- Heat therapy – Several considerations should be observed when using heat therapy. The right temperature ought to be set so as to ensure a patient does not face risks associated with too much exposure to heat. The key objective should be to ensure enough access to heat to the muscles to yield benefits for the patient. The adoption of heat therapy for easing neck pain is determined by the magnitude of pain a person is experiencing. In cases where relatively low back pain is encountered, short heat therapy sessions are recommended. On the other hand, if an individual is experiencing prolonged back pain, long heat therapy sessions are the most applicable.
- Taking hot baths – This is a form of heat therapy that aims at relieving neck pain. It guarantees permeation of heat into the muscles leading to reduced pain. Many individuals opt for this method since they believe it achieves competent results. Hot baths initiate a fast process of blood supply to stiff neck muscles. When this happens, the muscles relax and stretch leading to decreased pain. To avoid interference with one’s sleeping patterns, a hot bath should be taken several hours before retiring to bed.
- Aquatic therapy – This natural technique involves physical therapy in a pool. Individuals get the best out of this therapy by relying on the resistance of water. Consistency in undertaking this therapy is what ascertains getting back pain relief. Integrating aquatic therapy in an individual’s life for the better part of the week enhances the reduction of back pain quickly.
- Enlighten others – Individuals have the power to devise their own natural strategies that aid them in coping with back pain. The strategies can also be a good remedy for others going through similar circumstances. An individual can use social media platforms to equip others with important tips on how to keep back pain at bay. Further, becoming a member of associations that address back pain issues enables better communication of the knowledge gained from personal experience.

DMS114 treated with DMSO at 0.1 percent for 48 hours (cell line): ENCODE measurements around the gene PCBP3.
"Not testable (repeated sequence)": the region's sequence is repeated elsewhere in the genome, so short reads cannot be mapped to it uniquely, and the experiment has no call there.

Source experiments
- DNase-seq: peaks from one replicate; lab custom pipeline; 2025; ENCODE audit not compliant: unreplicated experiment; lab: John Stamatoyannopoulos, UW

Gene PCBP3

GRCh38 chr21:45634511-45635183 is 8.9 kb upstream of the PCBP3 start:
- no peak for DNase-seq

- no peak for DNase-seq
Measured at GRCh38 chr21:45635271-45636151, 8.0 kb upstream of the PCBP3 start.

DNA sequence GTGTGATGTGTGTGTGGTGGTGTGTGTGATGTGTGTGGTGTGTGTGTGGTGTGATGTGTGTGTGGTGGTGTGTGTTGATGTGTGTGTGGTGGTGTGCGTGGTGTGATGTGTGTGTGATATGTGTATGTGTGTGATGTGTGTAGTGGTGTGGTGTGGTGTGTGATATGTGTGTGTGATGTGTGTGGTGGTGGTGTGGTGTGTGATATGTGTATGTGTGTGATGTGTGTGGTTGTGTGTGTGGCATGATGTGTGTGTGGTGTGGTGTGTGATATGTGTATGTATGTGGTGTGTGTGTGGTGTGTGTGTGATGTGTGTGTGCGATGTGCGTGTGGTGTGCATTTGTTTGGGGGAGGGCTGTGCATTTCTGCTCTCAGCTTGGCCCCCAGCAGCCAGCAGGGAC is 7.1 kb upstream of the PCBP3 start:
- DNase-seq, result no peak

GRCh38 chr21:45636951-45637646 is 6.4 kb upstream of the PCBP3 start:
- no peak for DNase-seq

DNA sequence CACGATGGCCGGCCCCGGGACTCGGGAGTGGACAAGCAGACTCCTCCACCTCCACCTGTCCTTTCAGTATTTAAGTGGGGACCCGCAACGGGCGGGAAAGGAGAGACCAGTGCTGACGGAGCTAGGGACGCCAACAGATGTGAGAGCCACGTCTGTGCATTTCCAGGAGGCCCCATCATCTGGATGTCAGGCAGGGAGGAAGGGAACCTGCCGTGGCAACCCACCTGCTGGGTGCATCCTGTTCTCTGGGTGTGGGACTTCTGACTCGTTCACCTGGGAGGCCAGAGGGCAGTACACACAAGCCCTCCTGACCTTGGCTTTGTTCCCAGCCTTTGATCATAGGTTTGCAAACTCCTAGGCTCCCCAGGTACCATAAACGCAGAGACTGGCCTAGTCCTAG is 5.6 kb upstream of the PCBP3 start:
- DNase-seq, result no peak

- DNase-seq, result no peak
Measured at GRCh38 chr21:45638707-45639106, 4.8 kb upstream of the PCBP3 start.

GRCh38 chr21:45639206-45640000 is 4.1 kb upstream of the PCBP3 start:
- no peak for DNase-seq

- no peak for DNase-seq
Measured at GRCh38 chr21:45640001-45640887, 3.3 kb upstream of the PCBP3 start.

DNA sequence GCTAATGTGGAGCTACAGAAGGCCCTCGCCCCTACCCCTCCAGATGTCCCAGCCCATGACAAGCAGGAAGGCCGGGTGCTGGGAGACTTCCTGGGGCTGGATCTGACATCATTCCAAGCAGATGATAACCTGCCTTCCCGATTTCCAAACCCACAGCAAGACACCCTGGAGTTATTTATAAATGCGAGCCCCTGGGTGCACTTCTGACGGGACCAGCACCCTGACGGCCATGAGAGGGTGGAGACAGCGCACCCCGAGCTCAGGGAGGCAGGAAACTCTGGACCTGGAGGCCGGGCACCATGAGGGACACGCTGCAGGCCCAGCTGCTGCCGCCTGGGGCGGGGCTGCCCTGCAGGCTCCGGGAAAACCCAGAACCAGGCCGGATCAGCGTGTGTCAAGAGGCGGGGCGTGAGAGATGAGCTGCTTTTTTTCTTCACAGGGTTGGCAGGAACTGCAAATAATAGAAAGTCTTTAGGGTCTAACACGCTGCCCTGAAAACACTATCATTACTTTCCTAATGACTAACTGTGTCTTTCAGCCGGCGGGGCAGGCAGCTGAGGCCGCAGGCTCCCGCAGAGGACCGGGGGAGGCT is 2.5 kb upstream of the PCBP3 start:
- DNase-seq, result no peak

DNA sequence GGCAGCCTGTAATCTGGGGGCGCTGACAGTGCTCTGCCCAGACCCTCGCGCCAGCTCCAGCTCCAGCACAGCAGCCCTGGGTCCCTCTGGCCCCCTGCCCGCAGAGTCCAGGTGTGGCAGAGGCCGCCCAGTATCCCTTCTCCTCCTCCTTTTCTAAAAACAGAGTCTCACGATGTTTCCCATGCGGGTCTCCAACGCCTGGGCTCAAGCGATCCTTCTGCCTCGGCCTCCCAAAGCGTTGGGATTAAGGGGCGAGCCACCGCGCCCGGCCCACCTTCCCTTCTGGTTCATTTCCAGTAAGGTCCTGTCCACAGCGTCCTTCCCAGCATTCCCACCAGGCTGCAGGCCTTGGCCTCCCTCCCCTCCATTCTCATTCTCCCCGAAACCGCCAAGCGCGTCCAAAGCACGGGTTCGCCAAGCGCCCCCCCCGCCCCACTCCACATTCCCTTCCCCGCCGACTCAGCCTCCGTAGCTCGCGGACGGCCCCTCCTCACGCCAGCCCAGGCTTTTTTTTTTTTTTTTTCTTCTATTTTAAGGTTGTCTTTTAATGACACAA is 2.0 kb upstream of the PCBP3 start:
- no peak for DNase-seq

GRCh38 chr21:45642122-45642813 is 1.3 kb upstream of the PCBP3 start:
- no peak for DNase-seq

Medications of Cervical Myelopathy
In some cases, medications can help improve your symptoms.
- Analgesics – Prescription-strength drugs that relieve pain but not inflammation.
- Antidepressants: A Drugs that block pain messages from your brain and boost the effects of endorphins (your body’s natural painkillers).
- Medication – Common pain remedies such as aspirin, acetaminophen, ibuprofen, and naproxen can offer short-term relief. All are available in low doses without a prescription. Other medications, including muscle relaxants and anti-seizure medications, treat aspects of spinal stenoses, such as muscle spasms and damaged nerves.
- Corticosteroid injections – Your doctor will inject a steroid such as prednisone into your back or neck. Steroids make inflammation go down. However, because of side effects, they are used sparingly.
- Anesthetics – Used with precision, an injection of a “nerve block” can stop the ain for a time.
- Muscle Relaxants – These medications provide relief from spinal muscle spasms.
- Skeletal muscle relaxers – may also be used. Their short term use has been shown to be effective in the relief of acute back pain. However, the evidence of this effect has been disputed, and these medications do have negative side-effects.
- Neuropathic Agents: Drugs(pregabalin & gabapentin) that address neuropathic—or nerve-related—pain. This includes burning, numbness, and tingling.
- Antibiotic – to the management of bowel & bladders control and protect further infection. Infection causes should be treated with appropriate antibiotic therapy
- Topical Medications – These prescription-strength creams, gels, ointments, patches, and sprays help relieve pain and inflammation through the skin.
- Calcium & vitamin D3 – to improve bones health and healing fracture.
- Glucosamine & diacerine – can be used to tightening the loose tension and regenerate cartilage or inhabit the further degeneration of cartilage.
- Corticosteroid – to healing the nerve inflammation and clotted blood in the joints.
- Dietary supplement -to remove the general weakness & improved the health.
- Amitriptyline – If pain persists for more than a month, and has not responded to the above painkillers, your GP may prescribe a medicine called amitriptyline. Amitriptyline was originally designed to treat depression, but doctors have found that a small dose is also useful in treating nerve pain. You may experience some side effects when taking amitriptyline.
- Lesion debulking – is required for space-occupying lesions – eg, tumors, abscess.
- If surgery cannot be performed – radiotherapy may relieve cord compression caused by malignant disease.
- Radiation therapy and Chemotherapy – may have a role in treatment if the cauda equina syndrome is caused by a tumor.
- Support or brace – A pelvic belt can be used to stabilize a joint that is too loose until the inflammation and pain subside.